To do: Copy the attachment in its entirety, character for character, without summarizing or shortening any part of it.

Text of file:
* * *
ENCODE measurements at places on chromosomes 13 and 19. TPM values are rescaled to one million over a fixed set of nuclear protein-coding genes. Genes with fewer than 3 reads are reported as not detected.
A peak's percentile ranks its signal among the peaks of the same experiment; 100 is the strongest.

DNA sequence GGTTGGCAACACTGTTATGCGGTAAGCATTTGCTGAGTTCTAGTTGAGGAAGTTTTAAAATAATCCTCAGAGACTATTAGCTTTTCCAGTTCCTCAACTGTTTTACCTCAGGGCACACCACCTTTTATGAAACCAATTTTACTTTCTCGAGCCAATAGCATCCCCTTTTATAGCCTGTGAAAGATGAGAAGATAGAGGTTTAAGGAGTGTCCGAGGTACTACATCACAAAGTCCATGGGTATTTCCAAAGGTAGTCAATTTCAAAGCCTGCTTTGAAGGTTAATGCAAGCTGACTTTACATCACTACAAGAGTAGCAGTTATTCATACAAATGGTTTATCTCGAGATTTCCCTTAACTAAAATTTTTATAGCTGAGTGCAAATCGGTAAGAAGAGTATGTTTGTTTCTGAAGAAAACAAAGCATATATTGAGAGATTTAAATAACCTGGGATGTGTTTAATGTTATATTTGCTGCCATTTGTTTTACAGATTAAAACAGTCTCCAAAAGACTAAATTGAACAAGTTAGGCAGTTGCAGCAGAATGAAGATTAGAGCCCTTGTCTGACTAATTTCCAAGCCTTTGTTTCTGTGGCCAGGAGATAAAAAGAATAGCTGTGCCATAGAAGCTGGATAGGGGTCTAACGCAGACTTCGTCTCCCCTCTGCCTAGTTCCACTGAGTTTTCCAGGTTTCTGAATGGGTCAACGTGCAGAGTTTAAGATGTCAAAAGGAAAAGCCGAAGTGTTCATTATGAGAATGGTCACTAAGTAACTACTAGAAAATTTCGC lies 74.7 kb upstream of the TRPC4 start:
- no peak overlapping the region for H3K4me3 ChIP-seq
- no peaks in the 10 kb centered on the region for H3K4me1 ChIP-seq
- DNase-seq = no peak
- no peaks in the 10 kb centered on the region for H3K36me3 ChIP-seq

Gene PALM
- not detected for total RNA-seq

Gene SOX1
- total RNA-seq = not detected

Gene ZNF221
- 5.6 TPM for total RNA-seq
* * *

ENCODE measurements at places on chromosomes 13 and 19. TPM values are rescaled to one million over a fixed set of nuclear protein-coding genes. Genes with fewer than 3 reads are reported as not detected.
A peak's percentile ranks its signal among the peaks of the same experiment; 100 is the strongest.

DNA sequence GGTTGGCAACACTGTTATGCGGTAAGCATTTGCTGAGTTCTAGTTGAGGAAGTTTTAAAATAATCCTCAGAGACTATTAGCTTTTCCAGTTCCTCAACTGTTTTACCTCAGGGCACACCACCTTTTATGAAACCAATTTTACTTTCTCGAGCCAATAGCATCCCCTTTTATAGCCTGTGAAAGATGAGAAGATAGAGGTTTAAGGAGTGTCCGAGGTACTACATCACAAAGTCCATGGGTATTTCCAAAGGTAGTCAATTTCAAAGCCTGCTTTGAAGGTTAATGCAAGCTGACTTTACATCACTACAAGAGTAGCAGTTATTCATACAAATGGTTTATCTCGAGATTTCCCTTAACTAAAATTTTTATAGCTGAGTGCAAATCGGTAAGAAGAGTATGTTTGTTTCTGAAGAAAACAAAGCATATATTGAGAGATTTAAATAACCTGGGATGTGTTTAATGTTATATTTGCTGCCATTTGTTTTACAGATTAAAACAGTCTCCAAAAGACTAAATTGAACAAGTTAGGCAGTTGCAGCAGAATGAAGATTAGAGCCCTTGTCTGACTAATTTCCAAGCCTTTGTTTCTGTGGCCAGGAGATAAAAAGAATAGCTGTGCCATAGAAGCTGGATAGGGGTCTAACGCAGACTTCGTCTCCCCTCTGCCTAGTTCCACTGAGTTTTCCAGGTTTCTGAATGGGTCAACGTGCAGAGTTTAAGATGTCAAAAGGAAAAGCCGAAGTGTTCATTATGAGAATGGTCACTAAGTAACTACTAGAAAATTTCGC lies 74.7 kb upstream of the TRPC4 start:
- no peak overlapping the region for H3K4me3 ChIP-seq
- no peaks in the 10 kb centered on the region for H3K4me1 ChIP-seq
- DNase-seq = no peak
- no peaks in the 10 kb centered on the region for H3K36me3 ChIP-seq

Gene PALM
- not detected for total RNA-seq

Gene SOX1
- total RNA-seq = not detected

Gene ZNF221
- 5.6 TPM for total RNA-seq